Skillshare's guide to teachers starts with this:
"1. Be a great teacher, not a filmmaker:
Many of our most successful teachers filmed themselves at home with screencasts and webcams in 2015, proving how it’s the quality of your content that makes you a great teacher on Skillshare, not your video skills."
In contrast, on Udemy it's SO much about the video and audio quality, very little about the teaching quality. Their attitude is, anyone can be a teacher, which of course is far from true. In my experience, many teachers in high schools and colleges are weak teachers (often worse), despite experience. Someone who has no teaching experience, and is doing it online, is really creating an oral book, and that's hard to do.
Udemy's "kamikaze" marketing (enormous discounts), and all the trickery that goes on behind the scenes (instructors buying or trading 5-star reviews, for example - the numbered review system is worthless), combines with the the attitude of "get rich quick - nothing is as important as money". The result is to create an impression of "cheap and chintzy."
But Skillshare's user interface for teachers was "impossible" when I last used it many months ago, so much so that when (on top of all that) one of my courses was published in a half-finished state by Skillshare without my consent, and I couldn't add more to it, I just stopped having anything to do with making courses there.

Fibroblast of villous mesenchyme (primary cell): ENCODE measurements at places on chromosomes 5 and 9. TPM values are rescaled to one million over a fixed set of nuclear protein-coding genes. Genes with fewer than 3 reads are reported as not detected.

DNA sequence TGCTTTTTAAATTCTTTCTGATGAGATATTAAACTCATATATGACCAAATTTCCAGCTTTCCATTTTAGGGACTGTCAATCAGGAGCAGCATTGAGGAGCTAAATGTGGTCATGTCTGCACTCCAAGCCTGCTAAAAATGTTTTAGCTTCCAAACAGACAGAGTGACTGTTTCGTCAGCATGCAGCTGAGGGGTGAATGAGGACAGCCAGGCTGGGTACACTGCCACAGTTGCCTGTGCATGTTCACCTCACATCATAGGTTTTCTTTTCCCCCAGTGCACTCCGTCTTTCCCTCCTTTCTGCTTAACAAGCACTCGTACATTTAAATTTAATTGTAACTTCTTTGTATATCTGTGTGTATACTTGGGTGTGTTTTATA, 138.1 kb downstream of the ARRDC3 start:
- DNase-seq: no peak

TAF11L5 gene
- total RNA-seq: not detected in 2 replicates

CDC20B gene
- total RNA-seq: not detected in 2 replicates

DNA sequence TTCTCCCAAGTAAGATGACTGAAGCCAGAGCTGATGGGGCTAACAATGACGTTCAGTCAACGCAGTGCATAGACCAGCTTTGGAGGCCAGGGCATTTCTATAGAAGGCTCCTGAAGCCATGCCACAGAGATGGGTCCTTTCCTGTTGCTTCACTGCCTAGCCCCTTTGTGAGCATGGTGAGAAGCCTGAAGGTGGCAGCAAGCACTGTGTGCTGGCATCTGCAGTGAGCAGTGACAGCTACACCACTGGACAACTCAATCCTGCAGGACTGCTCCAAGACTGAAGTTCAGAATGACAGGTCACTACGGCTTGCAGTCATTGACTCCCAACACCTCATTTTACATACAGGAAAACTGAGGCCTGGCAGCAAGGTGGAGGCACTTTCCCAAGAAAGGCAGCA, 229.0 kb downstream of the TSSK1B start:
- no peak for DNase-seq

In the past few days I've gone back and fixed that course, and several others. The interface is still flakey, but no longer impossible. I'm adding another 20+ courses (they like them to be 20-60 minutes) that I'll publish in the next several months as I figure out projects for them
Game design doesn't lend itself to simple little projects, but Skillshare is project oriented (often, "artsy" projects). So I have to try to reconcile the two.
Skillshare is much more arts-based than Udemy, with student quality-of-life improvement more important than making money. There's no feel of "get rich quick" to it, though they certainly have financially-oriented courses.
Skillshare is subscription-based - though I cannot find, on their website, how much it is per month - as opposed to Udemy's pay-per-course approach. I suspect that in the very long run, the subscription model will prevail, but I don't pretend to be an expert forecaster. Lynda.com, the biggest proponent of the subscription model but without actual game design courses (as opposed to game development courses called game design)), was at one time larger than Udemy, but that may have changed. (LinkedIn recently bought Lynda.com.)
My wife is in the process of making birdwatching (and photographing) courses, and I've suggested she focus on Skillshare first.
Each person's perception is different: that's mine.
"The worst form of inequality is to try to make unequal things equal." -- Aristotle
"Always do right--this will gratify some and astonish the rest."Mark Twain
"A designer knows he has achieved perfection not when there is nothing left to add, but when there is nothing left to take away." Antoine de Saint-Exup'ery
"Not everything that can be counted counts, and not everything that counts can be counted." Albert Einstein
"Make everything as simple as possible, but not simpler." Albert Einstein